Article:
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Heat Transfer Analysis for a Winged Reentry Flight Test Bed
Antonio Viviani, Giuseppe Pezzella
Pages - 330 - 345     |    Revised - 05-08-2009     |    Published - 01-09-2009
Volume - 3   Issue - 3    |    Publication Date - June 2009  Table of Contents
Atmospheric Reentry, Aerothermochemistry, Nonequilibirum Hypersonic Flow, Aeroheating, Thermal Protection System
In this paper we deal with the aero-heating analysis of a reentry flight demonstrator helpful to the research activities for the design and development of a possible winged Reusable Launch Vehicle. In fact, to reduce risks in the development of next generation reusable launch vehicles, as first step it is suitable to gain deep design knowledge by means of extensive numerical computations, in particular for the aero-thermal environment the vehicle has to withstand during reentry. The demonstrator under study is a reentry space glider, to be used both as Crew Rescue Vehicle and Crew Transfer Vehicle for the International Space Station. It is designed to have large atmospheric manoeuvring capability, to test the whole path from the orbit down to subsonic speeds and then to the landing on a conventional runway. Several analysis tools are integrated in the framework of the vehicle aerothermal design. Between the others, we used computational analyses to simulate aerothermodynamic flowfield around the spacecraft and heat flux distributions over the vehicle surfaces for the assessment of the vehicle Thermal Protection System design. Heat flux distributions, provided for equilibrium conditions of radiation at wall and thermal shield emissivity equal to 0.85, highlight that the vehicle thermal shield has to withstand with about 1500 [kW/m2] and 400 [kW/m2] at nose and wing leading edge, respectively. Therefore, the fast developing new generation of thermal protection materials, such as Ultra High Temperature Ceramics, are available candidate to built the thermal shield in the most solicited vehicle parts. On the other hand, away from spacecraft leading edges, due to the low angle of attack profile followed by the vehicle during descent, the heat flux is close to values attainable with conventional heat shield. Also, the paper shows that the flying test bed is able to validate hypersonic aerothermodynamic design database and passenger experiments, including thermal shield and hot structures, giving confidence that a full-scale development can successfully proceed.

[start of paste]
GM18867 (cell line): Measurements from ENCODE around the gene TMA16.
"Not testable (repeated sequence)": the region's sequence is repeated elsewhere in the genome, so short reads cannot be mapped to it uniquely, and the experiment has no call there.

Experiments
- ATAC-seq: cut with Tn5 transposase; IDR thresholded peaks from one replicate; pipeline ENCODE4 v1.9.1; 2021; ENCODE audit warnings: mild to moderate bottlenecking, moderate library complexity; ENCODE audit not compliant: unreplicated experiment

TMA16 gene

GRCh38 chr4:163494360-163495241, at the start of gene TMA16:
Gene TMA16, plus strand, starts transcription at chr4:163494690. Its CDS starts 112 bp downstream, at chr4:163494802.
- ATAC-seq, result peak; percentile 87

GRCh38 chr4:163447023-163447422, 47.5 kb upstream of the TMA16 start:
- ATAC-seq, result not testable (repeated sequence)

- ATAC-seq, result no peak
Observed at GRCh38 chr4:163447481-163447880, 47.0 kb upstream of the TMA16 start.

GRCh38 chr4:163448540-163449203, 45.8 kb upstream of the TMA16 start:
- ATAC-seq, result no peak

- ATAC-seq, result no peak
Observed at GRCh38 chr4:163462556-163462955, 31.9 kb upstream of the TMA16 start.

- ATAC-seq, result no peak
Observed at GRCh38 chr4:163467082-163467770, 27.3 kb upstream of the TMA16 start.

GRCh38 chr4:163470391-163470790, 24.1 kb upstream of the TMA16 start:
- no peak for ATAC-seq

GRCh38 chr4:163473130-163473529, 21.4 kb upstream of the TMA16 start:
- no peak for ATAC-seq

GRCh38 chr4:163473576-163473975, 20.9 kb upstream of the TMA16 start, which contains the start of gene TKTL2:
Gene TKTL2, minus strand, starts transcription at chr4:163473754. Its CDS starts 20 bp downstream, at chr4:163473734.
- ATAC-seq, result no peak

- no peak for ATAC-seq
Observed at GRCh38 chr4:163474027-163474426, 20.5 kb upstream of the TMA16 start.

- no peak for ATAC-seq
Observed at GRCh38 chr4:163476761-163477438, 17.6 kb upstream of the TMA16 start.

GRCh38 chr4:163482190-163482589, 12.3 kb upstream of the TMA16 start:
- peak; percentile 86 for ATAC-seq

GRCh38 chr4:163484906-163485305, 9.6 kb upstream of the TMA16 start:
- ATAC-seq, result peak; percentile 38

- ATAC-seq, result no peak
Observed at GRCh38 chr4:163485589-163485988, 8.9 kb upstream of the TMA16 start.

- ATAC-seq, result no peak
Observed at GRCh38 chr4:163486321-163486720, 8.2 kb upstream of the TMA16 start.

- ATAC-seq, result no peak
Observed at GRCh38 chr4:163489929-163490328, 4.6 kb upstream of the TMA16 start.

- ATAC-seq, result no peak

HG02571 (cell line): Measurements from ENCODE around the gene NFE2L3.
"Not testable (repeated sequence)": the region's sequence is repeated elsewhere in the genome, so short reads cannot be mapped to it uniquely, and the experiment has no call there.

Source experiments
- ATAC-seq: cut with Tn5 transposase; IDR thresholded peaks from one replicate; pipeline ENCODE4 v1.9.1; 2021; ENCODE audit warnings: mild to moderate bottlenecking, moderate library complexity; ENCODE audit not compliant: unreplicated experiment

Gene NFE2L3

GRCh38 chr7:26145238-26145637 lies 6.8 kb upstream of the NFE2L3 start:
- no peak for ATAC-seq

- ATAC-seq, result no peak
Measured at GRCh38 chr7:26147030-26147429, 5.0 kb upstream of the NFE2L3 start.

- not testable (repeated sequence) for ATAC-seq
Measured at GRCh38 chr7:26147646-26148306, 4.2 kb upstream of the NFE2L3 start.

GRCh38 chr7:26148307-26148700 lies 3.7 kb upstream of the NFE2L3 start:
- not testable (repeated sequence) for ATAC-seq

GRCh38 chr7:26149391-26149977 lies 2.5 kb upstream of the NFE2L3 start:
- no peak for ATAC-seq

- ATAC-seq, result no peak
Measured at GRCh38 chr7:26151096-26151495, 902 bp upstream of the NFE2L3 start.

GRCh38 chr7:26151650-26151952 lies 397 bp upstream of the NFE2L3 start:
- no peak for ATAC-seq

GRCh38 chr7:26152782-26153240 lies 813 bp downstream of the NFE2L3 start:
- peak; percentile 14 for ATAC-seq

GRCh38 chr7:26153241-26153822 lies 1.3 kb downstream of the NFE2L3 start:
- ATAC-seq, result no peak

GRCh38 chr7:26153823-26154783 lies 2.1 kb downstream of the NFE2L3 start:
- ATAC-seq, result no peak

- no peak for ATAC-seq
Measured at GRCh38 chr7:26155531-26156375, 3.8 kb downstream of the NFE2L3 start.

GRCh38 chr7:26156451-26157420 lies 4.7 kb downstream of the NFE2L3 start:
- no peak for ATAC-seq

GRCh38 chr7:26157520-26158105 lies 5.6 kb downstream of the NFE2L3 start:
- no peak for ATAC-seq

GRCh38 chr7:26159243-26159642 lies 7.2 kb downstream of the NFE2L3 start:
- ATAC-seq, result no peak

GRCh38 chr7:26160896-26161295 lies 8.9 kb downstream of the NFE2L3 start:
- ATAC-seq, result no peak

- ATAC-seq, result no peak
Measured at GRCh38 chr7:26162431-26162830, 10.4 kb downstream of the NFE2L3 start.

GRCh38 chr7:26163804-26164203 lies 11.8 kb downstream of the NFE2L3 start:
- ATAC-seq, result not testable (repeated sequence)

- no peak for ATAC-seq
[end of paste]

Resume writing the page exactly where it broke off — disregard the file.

CITED BY (5)  
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3 Giuseppe Pezzella , “Aerodynamic Design of the Vertical Takeoff Hopper Concept of Future Launchers Preparatory Programme”, Applied Computational Fluid Dynamics, pp. 177-200.
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Professor Antonio Viviani
- Italy
Dr. Giuseppe Pezzella
- Italy